So far we haven’t looked at securing the network. The principles here are very much the same as with IPv4. The methods available are basically the same. You can use IPv6 addresses in the same way as IPv4 addresses in /etc/hosts.deny and /etc/hosts.allow as shown in the following example:

ALL:  [2001:db8:abc:1234::]/64

NetFilter works pretty much the same for IPv6, but uses different tables. You use the command ip6tables instead of iptables to manipulate the IPv6 rules:

ip6tables -I INPUT -s 2001:db8:abc:1234::/64 -j ACCEPT

You use the command: service ip6tables start to start the firewall, and enable it at startup with: chkconfig ip6tables on.

N.B.: There is one caveat, it seems the 2.6.18 kernel modules do not support stateful inspection of IPv6 traffic.

N.B.: Be aware that IPv6 relies heavily on ICMPv6 for all kinds of traffic and route information, so it is not wise to drop this traffic.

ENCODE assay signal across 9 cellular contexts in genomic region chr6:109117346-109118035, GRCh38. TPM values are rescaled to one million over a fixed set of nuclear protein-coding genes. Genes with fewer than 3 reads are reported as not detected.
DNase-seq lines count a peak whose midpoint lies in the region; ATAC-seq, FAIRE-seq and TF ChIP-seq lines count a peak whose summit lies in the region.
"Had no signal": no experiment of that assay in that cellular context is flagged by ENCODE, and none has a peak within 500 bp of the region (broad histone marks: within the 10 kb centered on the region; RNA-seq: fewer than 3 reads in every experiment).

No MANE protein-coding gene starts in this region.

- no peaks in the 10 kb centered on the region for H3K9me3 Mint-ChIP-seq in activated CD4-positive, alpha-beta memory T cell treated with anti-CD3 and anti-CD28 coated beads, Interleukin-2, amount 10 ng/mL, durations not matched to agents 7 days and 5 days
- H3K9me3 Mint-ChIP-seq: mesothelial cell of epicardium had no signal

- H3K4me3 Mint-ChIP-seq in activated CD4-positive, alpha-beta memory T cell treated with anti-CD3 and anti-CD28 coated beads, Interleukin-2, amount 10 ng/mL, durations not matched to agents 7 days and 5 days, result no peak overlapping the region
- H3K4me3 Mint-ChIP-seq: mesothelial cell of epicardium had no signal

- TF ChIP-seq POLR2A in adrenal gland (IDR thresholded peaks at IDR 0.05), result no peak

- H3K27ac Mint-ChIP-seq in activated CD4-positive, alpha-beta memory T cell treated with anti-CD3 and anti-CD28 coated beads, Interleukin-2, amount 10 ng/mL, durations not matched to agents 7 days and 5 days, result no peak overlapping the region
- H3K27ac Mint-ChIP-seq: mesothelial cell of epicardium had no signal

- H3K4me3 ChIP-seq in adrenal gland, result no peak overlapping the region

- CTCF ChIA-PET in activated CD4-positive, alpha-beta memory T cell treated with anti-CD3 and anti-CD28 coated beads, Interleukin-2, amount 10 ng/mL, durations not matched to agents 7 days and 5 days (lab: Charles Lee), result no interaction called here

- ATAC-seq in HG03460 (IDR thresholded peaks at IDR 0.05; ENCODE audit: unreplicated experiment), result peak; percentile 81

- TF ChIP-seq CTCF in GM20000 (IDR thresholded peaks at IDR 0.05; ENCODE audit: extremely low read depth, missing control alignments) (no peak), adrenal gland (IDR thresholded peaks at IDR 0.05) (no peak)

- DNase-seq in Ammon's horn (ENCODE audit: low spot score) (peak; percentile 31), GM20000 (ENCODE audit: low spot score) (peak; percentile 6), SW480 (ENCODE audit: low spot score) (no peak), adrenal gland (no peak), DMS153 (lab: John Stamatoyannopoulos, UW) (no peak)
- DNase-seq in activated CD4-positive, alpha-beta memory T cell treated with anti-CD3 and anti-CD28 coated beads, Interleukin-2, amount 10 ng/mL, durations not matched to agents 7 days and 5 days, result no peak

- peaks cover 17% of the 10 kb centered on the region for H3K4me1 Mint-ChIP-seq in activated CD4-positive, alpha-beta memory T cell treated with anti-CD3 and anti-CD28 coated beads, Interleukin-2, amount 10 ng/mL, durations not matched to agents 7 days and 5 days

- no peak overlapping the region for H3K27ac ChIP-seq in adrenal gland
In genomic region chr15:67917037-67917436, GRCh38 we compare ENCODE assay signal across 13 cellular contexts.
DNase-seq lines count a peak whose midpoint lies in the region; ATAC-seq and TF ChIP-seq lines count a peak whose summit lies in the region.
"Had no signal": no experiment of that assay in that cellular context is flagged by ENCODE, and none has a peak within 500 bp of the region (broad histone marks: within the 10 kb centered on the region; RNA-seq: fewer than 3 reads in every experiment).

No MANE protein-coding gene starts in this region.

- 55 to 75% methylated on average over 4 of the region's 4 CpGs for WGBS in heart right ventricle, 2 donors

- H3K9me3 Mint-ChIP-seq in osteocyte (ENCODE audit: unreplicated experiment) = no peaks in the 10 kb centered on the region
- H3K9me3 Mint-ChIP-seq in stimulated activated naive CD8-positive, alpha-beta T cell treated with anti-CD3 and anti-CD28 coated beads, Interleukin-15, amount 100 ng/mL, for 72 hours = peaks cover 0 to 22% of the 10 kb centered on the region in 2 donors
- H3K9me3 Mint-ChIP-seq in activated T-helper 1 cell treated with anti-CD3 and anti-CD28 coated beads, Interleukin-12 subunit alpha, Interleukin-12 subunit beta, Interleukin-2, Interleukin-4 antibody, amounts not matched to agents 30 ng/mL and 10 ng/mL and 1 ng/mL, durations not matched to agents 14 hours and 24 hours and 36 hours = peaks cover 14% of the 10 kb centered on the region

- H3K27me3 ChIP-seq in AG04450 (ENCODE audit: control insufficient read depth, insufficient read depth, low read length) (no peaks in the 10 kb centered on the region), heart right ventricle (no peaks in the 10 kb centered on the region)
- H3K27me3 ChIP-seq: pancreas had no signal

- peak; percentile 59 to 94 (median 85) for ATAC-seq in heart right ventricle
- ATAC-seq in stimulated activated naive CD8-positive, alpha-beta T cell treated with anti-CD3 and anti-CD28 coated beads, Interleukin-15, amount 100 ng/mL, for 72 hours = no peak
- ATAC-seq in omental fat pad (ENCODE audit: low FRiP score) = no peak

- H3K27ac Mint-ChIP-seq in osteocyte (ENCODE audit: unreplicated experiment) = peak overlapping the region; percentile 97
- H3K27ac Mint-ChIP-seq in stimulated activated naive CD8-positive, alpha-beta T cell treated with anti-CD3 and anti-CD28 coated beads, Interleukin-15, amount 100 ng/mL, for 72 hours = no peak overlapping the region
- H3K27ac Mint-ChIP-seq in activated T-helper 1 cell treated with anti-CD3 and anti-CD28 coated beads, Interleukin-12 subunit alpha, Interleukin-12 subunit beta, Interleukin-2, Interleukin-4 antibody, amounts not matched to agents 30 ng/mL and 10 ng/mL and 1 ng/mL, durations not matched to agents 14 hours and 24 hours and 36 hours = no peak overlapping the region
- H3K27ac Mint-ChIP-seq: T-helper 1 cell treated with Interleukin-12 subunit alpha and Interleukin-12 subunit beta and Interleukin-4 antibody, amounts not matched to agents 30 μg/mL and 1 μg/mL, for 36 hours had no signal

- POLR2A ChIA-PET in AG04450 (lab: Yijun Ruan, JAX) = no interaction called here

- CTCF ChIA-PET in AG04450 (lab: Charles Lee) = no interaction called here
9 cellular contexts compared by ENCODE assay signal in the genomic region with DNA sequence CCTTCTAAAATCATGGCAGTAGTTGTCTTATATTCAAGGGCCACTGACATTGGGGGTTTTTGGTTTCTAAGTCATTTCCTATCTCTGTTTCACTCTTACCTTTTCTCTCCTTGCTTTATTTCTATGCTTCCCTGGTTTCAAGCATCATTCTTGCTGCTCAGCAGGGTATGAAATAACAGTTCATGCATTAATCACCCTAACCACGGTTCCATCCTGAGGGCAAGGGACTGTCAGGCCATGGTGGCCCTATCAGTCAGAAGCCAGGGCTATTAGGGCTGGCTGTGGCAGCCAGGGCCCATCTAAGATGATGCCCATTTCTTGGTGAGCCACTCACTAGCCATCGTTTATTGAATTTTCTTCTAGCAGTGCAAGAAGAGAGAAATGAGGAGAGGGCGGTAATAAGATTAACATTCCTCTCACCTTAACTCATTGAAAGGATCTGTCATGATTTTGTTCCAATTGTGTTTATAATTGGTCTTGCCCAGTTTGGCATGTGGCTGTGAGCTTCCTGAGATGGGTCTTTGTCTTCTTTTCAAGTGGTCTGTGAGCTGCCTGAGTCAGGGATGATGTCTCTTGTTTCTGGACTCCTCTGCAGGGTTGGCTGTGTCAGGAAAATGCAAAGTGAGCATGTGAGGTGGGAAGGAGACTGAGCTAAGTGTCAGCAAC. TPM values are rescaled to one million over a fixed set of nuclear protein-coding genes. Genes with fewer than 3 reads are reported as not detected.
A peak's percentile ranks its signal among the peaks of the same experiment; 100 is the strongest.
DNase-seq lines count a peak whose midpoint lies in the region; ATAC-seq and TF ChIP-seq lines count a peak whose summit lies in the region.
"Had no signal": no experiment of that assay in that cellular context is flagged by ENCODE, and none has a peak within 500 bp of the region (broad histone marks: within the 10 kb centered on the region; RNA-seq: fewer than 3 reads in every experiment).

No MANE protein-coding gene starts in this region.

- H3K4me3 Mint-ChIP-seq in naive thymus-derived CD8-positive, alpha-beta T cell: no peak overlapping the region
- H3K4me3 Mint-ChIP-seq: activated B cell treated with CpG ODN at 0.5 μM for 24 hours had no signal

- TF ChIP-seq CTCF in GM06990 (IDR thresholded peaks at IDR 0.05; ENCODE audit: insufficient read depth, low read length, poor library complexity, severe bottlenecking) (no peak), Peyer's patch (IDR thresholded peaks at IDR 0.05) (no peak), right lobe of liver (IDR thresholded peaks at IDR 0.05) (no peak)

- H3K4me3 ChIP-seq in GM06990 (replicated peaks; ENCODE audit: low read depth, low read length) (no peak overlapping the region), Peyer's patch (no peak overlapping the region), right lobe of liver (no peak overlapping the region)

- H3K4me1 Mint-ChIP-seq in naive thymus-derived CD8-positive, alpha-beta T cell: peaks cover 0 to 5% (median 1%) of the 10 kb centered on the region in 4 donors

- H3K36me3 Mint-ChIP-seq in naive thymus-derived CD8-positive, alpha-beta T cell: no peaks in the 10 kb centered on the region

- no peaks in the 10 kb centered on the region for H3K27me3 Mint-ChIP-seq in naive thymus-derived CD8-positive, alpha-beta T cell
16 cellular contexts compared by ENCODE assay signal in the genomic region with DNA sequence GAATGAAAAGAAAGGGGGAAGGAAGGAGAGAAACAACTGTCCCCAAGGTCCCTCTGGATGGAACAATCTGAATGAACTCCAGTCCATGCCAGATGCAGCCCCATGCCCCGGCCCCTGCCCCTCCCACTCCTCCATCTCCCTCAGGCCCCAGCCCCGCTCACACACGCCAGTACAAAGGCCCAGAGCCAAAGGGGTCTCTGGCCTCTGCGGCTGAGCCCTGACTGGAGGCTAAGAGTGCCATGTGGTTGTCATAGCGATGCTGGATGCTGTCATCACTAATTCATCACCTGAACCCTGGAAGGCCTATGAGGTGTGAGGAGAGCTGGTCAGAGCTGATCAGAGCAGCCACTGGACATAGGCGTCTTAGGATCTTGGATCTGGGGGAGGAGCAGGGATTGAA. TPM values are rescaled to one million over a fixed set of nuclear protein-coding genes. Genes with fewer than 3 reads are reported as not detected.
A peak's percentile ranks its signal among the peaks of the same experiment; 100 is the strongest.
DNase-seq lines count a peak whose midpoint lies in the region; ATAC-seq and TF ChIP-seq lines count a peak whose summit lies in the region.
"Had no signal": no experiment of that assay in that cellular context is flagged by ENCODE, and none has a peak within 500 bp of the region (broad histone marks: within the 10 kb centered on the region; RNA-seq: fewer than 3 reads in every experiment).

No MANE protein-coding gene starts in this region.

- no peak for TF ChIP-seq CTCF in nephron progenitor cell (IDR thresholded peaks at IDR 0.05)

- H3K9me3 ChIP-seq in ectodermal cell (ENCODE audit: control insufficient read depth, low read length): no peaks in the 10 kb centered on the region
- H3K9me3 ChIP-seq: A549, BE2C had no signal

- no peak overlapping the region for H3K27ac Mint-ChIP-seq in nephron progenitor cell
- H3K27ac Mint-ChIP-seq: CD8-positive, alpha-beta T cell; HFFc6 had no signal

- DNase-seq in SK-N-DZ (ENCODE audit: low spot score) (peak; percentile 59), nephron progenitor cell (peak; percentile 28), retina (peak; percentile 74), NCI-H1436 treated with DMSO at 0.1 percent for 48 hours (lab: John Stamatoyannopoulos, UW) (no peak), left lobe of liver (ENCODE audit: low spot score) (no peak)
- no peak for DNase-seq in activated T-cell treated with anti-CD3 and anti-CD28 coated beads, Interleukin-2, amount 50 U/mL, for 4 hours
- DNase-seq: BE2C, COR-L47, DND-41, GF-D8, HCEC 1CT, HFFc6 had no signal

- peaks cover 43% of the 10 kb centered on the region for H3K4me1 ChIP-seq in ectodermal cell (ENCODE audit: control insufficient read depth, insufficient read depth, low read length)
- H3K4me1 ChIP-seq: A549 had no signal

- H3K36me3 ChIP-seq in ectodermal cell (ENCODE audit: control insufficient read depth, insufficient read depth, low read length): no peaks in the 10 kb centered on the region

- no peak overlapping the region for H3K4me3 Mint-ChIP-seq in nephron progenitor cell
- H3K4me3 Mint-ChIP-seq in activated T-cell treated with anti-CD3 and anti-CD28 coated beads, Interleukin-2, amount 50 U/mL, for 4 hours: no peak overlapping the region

The Apache httpd Allow and Deny options works with IPv6 as well, you specify the IPv6 address just as you would specify an IPv4 address like in the following example:

Order allow,deny
Allow from 192.0.2.100 2001:db8:abc:1234::c000:264

And you can use networks as well as in the following example:

Order allow,deny
Allow from 192.0.2.0/24 2001:db8:abc:1234::/64

Conclusions

Configuring IPv6 is not that hard, and gives you the benefit of having your own subnet with plenty of space for future growth. Support in Red Hat Enterprise Linux or CentOS 5 is pretty good, with only a small caveat with iptables. If your provider supports IPv6 there is no reason not to implement it at the moment. Even though providers in the western world may still have a decent supply of IPv4 addresses it is very clear that in the coming years there will be a major shift towards IPv6, because we now have really reached the end of the availability of IPv4 addresses.